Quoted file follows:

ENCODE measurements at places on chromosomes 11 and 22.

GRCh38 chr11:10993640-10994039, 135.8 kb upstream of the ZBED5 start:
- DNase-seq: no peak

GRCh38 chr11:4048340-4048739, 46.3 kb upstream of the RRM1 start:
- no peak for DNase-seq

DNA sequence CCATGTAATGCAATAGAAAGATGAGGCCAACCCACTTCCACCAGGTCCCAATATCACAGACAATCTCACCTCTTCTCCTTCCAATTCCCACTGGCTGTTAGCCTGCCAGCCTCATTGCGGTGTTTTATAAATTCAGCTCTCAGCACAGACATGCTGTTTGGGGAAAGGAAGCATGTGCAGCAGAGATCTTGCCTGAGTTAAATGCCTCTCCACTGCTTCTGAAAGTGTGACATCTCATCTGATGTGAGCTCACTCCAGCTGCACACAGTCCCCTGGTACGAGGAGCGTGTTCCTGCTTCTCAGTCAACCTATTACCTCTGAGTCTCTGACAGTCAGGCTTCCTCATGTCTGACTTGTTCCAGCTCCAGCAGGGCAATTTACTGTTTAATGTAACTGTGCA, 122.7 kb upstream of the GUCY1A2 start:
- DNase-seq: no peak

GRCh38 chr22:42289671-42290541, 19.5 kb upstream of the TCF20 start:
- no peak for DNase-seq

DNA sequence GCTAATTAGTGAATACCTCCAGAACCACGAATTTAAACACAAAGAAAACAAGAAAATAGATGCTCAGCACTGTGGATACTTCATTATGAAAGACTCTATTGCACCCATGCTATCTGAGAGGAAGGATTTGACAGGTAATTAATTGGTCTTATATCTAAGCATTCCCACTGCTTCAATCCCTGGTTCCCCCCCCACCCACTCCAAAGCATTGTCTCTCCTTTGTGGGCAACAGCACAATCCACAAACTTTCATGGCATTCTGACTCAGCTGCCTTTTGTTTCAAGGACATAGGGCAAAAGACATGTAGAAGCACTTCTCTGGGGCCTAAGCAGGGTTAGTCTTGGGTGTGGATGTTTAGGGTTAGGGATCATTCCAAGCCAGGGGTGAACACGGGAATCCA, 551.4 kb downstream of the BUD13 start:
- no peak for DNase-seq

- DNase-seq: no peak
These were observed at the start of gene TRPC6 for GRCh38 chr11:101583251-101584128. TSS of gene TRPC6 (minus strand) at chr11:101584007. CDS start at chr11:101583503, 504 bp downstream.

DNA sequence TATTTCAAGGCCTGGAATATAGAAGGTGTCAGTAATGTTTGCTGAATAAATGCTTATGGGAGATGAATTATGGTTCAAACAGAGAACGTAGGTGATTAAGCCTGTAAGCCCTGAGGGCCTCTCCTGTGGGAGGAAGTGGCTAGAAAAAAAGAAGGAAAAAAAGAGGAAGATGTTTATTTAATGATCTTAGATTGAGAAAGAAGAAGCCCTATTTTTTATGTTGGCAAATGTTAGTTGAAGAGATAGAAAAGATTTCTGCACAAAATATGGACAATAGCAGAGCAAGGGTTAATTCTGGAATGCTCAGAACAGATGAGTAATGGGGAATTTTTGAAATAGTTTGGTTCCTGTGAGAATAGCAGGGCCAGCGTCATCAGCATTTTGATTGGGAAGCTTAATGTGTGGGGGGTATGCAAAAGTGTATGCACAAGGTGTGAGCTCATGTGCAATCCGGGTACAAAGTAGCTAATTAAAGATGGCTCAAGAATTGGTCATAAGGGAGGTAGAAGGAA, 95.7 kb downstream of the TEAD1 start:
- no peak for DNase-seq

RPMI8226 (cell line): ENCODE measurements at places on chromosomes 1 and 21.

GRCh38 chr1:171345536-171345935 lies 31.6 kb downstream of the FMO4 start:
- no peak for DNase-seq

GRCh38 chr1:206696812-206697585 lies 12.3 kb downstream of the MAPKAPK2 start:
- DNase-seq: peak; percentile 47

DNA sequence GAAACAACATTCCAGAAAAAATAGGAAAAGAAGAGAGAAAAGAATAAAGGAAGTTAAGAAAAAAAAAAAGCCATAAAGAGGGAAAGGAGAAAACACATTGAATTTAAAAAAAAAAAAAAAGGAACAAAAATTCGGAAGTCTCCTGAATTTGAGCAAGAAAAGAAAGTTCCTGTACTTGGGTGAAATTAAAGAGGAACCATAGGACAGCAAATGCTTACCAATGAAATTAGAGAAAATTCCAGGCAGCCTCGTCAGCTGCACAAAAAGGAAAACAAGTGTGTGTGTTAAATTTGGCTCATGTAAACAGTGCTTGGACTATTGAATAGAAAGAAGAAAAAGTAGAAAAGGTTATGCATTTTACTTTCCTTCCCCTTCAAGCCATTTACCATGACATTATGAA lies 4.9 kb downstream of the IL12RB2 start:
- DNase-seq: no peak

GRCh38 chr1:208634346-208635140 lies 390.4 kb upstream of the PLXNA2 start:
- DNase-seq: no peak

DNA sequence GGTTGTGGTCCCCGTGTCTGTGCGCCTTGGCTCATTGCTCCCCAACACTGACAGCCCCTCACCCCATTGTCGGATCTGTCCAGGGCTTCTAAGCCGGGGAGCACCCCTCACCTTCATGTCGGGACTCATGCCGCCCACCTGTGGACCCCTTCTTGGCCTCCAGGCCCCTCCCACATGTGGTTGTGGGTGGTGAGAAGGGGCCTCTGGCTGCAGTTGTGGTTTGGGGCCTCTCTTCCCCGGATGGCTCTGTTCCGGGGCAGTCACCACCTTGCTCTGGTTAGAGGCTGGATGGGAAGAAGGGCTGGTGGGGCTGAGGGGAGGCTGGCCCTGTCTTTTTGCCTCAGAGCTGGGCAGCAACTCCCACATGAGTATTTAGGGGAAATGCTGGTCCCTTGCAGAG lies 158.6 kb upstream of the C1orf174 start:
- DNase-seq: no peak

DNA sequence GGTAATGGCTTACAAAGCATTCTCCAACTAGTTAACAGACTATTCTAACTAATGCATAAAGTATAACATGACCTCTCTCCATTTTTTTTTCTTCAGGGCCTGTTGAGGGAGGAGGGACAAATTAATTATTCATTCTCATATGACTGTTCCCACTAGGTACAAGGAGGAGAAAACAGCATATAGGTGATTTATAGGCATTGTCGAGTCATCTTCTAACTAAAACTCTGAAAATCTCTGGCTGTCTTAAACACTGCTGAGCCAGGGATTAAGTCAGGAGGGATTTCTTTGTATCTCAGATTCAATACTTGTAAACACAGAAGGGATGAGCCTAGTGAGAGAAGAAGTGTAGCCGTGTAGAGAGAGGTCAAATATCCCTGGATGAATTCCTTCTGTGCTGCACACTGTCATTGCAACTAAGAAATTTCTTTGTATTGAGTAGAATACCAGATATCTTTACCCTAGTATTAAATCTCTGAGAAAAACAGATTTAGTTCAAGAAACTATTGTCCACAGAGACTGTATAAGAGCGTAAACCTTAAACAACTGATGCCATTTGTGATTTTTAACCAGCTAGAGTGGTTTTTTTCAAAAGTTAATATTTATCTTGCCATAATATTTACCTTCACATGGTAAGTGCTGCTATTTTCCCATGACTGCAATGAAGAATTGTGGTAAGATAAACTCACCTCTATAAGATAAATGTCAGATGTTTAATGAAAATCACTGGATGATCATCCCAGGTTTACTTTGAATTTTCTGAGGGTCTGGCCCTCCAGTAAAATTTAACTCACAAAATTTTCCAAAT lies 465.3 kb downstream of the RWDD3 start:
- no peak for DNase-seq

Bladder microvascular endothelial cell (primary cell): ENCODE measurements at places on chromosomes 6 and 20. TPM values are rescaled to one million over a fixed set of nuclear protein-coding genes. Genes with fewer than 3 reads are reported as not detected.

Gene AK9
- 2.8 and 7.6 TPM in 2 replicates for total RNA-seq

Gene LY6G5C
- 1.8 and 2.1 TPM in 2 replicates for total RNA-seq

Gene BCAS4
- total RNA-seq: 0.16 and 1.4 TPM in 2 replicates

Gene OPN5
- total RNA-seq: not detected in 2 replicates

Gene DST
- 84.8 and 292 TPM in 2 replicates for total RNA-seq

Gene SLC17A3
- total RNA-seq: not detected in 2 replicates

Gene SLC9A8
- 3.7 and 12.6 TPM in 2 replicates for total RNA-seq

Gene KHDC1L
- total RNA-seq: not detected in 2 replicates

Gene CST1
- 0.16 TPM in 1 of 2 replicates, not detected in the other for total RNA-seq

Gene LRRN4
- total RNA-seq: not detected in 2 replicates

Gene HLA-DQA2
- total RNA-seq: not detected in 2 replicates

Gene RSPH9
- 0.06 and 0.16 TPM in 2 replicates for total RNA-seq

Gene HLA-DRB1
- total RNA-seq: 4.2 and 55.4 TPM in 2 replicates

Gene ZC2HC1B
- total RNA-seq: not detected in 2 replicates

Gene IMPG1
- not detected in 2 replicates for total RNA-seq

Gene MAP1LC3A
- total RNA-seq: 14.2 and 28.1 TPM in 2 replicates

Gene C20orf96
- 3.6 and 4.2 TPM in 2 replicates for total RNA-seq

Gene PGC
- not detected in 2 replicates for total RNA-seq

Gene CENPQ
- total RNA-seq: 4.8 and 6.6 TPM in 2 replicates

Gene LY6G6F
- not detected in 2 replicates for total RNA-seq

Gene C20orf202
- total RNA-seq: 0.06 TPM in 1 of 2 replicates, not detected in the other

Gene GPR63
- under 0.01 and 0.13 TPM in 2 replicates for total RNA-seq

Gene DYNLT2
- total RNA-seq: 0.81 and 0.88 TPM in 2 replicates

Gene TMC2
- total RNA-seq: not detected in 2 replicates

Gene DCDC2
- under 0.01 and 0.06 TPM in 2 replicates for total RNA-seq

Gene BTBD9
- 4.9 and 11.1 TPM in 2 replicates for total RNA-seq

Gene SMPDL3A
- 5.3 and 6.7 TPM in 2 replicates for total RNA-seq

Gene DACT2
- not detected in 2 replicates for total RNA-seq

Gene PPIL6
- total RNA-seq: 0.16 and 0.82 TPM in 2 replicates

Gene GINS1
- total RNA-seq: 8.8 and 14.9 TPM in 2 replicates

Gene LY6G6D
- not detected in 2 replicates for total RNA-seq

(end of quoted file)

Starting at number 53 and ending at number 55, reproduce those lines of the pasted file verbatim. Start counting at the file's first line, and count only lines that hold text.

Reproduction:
- 0.06 and 0.16 TPM in 2 replicates for total RNA-seq

Gene HLA-DRB1
- total RNA-seq: 4.2 and 55.4 TPM in 2 replicates